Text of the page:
AT&T, which must apply for regulatory approval in each of the many municipalities formerly served by TCI, has borne the brunt of the local telephone companies' policy onslaught. It has had to reckon, unexpectedly and simultaneously, with both the arguments raised by its opponents and a legacy of local discontent attributable to the business practices of TCI's former owner. Also, when it purchased TCI, AT&T acquired a major interest in @Home, an ISP and online content provider partly owned by TCI. @Home, which pioneered high-speed cable access to the Internet, has been more successful as a technological innovator than as a provider of service. AT&T faces the additional challenge of improving @Home's service, which has attracted negative attention; and mitigating concern that AT&T will use @Home as its exclusive portal to the Internet, to the exclusion of other content providers.
AT&T's position, which has been seconded to a greater or lesser degree by other cable operators, has been, "Give us time. We will improve." Indeed, many former TCI subscribers (including the author of this white paper) have already noted an improvement in their conventional cable service. Moreover, AT&T has waived monthly fees for @Home subscribers while it labors to improve @Home's quality of service. An innovative new offering from AT&T, just announced, will package long-distance, local, and wireless telephone service with cable service as a one-stop-shopping opportunity for time-scarce consumers.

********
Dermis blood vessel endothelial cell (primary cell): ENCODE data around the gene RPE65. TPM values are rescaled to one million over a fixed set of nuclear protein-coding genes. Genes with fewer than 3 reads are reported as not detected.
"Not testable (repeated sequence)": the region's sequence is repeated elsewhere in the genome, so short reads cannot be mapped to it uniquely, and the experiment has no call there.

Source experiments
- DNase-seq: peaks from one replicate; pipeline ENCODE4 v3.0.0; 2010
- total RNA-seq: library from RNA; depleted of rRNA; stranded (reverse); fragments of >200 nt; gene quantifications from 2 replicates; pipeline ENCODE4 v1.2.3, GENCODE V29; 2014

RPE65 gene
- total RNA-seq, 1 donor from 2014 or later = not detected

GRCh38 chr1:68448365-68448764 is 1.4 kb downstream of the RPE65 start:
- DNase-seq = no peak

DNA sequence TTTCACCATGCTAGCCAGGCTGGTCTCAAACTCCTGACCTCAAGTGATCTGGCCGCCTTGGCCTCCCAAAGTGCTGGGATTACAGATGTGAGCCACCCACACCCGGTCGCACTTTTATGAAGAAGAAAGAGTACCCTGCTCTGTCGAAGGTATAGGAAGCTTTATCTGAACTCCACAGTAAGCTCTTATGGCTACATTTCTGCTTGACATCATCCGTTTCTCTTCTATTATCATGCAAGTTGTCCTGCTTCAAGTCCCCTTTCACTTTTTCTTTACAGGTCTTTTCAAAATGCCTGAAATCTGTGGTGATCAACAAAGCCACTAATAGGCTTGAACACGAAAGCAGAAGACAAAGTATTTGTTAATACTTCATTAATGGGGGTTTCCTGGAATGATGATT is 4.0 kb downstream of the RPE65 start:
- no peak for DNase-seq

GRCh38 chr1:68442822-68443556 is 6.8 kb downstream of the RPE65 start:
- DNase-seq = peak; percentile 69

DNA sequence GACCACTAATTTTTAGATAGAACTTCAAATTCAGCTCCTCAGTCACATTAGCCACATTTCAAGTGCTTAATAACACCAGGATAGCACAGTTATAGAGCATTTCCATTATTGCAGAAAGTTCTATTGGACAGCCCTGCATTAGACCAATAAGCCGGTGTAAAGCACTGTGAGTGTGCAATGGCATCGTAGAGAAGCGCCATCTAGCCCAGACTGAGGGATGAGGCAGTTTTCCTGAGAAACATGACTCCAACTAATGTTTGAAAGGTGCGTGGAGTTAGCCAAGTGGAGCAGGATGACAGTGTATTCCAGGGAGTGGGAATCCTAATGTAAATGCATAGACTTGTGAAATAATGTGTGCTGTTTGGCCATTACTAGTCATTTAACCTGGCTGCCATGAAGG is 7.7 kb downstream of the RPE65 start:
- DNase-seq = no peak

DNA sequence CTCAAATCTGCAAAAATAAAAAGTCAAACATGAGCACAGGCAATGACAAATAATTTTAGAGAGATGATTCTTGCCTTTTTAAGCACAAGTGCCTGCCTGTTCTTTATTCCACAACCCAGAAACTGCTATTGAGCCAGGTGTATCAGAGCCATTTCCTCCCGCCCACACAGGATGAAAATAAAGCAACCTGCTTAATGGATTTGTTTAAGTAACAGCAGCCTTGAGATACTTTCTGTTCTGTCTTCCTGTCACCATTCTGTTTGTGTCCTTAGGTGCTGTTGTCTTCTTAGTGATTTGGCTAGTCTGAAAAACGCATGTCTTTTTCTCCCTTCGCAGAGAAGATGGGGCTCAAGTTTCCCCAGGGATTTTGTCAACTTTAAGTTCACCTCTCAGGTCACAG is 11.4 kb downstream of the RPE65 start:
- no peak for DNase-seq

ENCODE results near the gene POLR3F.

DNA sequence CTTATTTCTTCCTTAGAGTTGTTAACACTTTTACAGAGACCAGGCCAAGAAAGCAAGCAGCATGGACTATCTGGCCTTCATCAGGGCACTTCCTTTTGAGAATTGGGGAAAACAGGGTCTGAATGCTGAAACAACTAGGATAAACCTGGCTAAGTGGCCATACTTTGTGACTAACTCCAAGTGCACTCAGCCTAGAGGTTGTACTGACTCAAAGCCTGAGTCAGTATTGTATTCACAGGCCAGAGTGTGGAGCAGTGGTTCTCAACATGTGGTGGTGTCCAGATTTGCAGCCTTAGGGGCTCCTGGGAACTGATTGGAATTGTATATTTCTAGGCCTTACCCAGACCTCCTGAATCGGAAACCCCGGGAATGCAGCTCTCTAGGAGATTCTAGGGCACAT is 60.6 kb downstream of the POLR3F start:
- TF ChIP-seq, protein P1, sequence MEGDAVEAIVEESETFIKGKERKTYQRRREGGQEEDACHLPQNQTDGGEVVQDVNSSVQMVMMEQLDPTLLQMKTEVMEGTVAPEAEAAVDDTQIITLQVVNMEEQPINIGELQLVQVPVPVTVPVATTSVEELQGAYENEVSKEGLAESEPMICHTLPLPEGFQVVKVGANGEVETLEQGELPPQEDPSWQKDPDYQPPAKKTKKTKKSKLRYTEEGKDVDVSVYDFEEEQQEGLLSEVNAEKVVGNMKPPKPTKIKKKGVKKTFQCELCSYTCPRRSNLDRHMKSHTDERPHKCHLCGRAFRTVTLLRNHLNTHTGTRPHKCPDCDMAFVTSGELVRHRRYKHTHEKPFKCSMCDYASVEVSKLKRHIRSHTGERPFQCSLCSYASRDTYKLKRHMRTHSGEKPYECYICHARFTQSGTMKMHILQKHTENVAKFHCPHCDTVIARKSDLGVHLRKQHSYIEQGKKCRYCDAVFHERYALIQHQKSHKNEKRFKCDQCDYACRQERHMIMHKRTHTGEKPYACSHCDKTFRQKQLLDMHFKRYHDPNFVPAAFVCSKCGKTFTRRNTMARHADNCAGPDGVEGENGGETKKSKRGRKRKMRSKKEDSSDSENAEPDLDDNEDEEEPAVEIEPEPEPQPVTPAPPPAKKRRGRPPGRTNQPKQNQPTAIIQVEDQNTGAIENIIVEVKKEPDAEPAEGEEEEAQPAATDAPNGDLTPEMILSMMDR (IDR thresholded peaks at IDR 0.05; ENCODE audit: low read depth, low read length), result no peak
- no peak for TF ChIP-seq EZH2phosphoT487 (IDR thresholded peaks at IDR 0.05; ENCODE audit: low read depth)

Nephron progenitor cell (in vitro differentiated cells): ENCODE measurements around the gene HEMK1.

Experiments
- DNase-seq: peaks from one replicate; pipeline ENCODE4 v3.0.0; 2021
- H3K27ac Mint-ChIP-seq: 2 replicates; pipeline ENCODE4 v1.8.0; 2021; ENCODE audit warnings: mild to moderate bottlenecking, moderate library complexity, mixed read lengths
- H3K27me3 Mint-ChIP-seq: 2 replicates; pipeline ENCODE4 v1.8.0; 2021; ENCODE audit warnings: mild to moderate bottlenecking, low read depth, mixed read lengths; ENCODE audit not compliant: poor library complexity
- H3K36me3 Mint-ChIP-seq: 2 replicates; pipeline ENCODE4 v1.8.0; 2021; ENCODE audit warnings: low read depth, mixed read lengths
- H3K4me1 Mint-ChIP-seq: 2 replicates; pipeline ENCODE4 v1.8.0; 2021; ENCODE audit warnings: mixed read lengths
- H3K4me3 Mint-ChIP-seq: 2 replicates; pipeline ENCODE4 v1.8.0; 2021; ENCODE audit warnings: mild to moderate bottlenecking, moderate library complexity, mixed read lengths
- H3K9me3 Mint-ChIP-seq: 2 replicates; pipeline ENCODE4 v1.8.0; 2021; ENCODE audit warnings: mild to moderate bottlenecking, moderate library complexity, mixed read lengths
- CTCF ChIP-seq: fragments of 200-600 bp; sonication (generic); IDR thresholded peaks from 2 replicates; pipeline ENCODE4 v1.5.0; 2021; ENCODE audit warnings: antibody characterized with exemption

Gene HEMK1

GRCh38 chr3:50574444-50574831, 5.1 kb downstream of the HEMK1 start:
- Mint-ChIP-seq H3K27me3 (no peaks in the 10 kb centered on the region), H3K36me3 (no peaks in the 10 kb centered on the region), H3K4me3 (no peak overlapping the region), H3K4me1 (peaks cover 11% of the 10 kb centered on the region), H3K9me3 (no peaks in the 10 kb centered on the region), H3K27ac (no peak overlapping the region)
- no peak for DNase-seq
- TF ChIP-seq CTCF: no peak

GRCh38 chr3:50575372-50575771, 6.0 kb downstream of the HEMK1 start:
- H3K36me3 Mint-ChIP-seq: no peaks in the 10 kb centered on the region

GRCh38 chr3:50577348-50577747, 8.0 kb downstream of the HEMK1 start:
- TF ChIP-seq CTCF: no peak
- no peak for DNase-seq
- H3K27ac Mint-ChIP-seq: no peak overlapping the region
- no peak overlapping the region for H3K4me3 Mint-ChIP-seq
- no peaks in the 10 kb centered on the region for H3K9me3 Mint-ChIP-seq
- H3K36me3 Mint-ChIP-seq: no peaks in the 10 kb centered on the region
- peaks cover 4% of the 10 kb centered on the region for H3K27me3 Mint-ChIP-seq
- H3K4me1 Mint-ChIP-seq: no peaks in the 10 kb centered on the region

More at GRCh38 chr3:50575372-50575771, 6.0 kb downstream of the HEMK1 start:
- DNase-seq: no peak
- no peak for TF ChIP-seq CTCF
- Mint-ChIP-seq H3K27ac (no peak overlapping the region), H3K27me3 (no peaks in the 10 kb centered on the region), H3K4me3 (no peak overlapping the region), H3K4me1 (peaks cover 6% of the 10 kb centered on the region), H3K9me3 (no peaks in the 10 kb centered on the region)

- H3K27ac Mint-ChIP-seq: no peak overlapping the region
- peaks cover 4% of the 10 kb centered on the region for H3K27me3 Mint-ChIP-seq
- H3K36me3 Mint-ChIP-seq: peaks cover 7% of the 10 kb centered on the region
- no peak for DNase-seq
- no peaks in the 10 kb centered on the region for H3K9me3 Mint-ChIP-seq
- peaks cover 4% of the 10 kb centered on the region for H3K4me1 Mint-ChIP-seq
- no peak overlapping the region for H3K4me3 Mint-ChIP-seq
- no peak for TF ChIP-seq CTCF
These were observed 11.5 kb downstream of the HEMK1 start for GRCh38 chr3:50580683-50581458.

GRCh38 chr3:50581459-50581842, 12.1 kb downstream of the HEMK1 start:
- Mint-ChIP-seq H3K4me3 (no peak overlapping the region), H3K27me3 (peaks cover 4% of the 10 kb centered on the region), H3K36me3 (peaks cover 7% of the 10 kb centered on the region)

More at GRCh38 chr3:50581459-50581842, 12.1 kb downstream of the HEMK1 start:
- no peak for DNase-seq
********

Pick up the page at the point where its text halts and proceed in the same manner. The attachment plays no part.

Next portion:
As an immediate counter to OpenNet and the AOL-sponsored No Gatekeepers coalition, AT&T has organized Hands Off the Internet, an eclectic coalition of interest groups, including NetAction. Hands Off the Internet's position is that AT&T and the other cable operators should be allowed to develop business strategies and policies that respond to market demand, thus achieving the goal of rebuilding the nation's cable networks to accommodate two-way communications. AT&T in its own right further argues that the cable network is incapable of supporting service for every ISP and information provider that might apply for carriage. Moreover, it is not required to do so by law or tradition.
AT&T makes a reasonable request: that it be given a chance to catch its corporate breath and enunciate business policies that are proactive and not reactive to its competitors' initiatives. It has been estimated that upgrading AT&T's cable network will cost almost as much as the $120 billion AT&T paid for TCI's and MediaOne's properties; the process will take many years. Quicker deployment of other new technologies, like the telcos' DSL service, may diminish cable's status as the preferred delivery vehicle for high-speed data service.